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56 ALLIED HEALTH SERVICES TABLE 2-1 Assumptions Used in Making Spending and Labor Force Projections for the Year 2000 Variable Federal defense spending ($ billions) Federal nondefense spending ($ billions) State and local spending on education ($ billions) Size of the civilian labor force (millions) Low 222.5 97.3 195.3 134.5 Moderate High 25 1.0 1 03.4 223.1 138.8 263.0 108.2 232.5 141.1 BLS next estimates the principal GNP components: personal consump- tion of durable and nondurable goods and services, capital investment, foreign trade (imports and exports), and government expenditures. These estimates of final demand are translated into estimated levels of production for each industry in the economy using an input-output table based on historical relationships that is compiled by the Department of Commerce. The input-output table shows what each industry in the economy pur- chases from every other industry. For example, the automobile industry purchases raw materials (iron ore), intermediate products (tires and glass), and services (electrical power and transportation) from other industries to produce its final product, automobiles (Goldstein, 1987~. This step in the projection process results in estimates of the level of production for every industry in the target year. The next-to-last step is the estimation of total employment for each industry from a regression equation that estimates worker-hours as a func- tion of industry output, the unemployment rate (a measure of capacity utilization), the relative price of labor, and the ratio of output to capital. The estimated worker-hours are translated into the number of workers by dividing worker-hours by the estimated annual hours per worker. Finally, BLS develops estimates of occupational employment by industry, using base year data on the distribution of industry employment by oc- cupation. Sources of data for these estimates include the Occupational Employment Survey conducted periodically by state employment security agencies under a BLS-state cooperative program (see Appendix E for a discussion of OES and other data sources), the decennial census, and the Current Population Survey. In projecting occupational employment in each industry, adjustments are made in the occupational composition of the industry. In the BLS estimates, the health services industry is broken down into components that reflect the different employment settings (e.g., hospitals, physicians' offices, nursing homes). The next step of the process takes into account factors that are not explicitly included in the mathematical model. BLS analysts with responsibilities for specific occupations consult experts (e.g., the staff of the professional associations), use the relevant literature,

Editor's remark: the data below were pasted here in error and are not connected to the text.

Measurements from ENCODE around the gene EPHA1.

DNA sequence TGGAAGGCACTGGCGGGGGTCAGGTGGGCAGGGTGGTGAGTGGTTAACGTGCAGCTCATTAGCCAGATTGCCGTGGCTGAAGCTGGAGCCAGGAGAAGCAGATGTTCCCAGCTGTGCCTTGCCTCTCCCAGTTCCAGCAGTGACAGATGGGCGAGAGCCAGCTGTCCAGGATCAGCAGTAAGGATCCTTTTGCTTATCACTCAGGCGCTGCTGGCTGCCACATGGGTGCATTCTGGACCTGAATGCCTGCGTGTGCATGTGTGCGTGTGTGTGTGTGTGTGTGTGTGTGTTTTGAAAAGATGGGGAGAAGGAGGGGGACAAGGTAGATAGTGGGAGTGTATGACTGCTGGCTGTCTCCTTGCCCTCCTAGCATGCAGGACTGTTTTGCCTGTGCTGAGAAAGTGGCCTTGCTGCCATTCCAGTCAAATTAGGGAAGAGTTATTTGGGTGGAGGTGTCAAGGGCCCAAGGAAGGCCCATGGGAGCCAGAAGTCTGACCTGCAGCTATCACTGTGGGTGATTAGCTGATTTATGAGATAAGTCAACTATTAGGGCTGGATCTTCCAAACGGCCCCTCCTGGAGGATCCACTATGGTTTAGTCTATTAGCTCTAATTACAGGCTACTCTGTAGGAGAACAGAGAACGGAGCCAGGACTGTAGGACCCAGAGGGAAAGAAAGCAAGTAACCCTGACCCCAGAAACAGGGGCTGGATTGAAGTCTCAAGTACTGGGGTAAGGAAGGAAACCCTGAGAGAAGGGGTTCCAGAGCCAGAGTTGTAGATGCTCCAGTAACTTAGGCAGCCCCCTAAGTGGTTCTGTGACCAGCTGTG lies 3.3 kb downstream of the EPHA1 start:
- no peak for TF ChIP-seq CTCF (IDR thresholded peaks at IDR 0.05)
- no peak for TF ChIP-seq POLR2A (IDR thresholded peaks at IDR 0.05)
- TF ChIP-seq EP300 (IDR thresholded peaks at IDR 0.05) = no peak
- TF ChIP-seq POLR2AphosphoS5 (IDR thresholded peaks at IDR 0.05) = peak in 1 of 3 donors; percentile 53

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MEASURING DEMAND AND SUPPLY 57 and make site visits to assess whether staffing patterns are likely to change and if so, how they will change. Because the aggregate employment for each industry provides the parameters of employment, BLS analysts confer with each other to determine how each occupation in each industry will fare relative to one another. For example, the analysts who follow health occupations will meet to discuss hospital staffing patterns, the changes that are expected, and why those changes will occur. Factors that are taken into account include new technologies that are likely to change staffing intensity, changes in insurance coverage, and regulatory policies that may influence the demand for a service or individual occupation. Table 2-2 shows the BLS low, moderate, and high projections of em- ployment in the allied health fields for the year 2000. The differences among the three projections are attributable to different assumptions about economic growth and aggregate employment. The same assumptions about and adjustments to the occupational distribution of employment are used in all three groups of projections. . TABLE 2-2 Bureau of Labor Statistics Wage and Salary Employment (in thousands) in the Allied Health Fields, Actual for 1986 and Projections for the Year 2000 Occupation Clinical laboratory technologists and . . tec nnlclans 1986 Employment Lowa Projected Employment for the Year 2000 Moderateb Highc 238 87 40 r ~ Dental hygienists Dietitians Emergency medical technicians Medical record technicians 40 Nuclear medical technologists 10 Occupational therapists Physical therapists Radiologic technologists and . . tecnulclans Respiratory therapists Speech-language pathologists/ audiologists aThe low projection reflects annual growth rates of 1.6 percent in GNP, 1 percent in the civilian labor force, and 0.9 percent in employment. bThe moderate projection represents annual growth rates of 2.4 percent in GNP, 1.2 percent in the civilian labor force, and 1.2 percent in employment. CThe high projection represents annual growth rates of 3 percent in GNP, 1.3 percent in the civilian labor force, and 1.5 percent in employment. SOURCE: Silvestri and Lukasiewicz, 1987. 26 56 114 56 42 285 134 52 73 67 12 43 109 296 141 54 75 70 12 45 115 183 190 74 76 58 307 145 55 77 72 12 46 118 196 78 61 63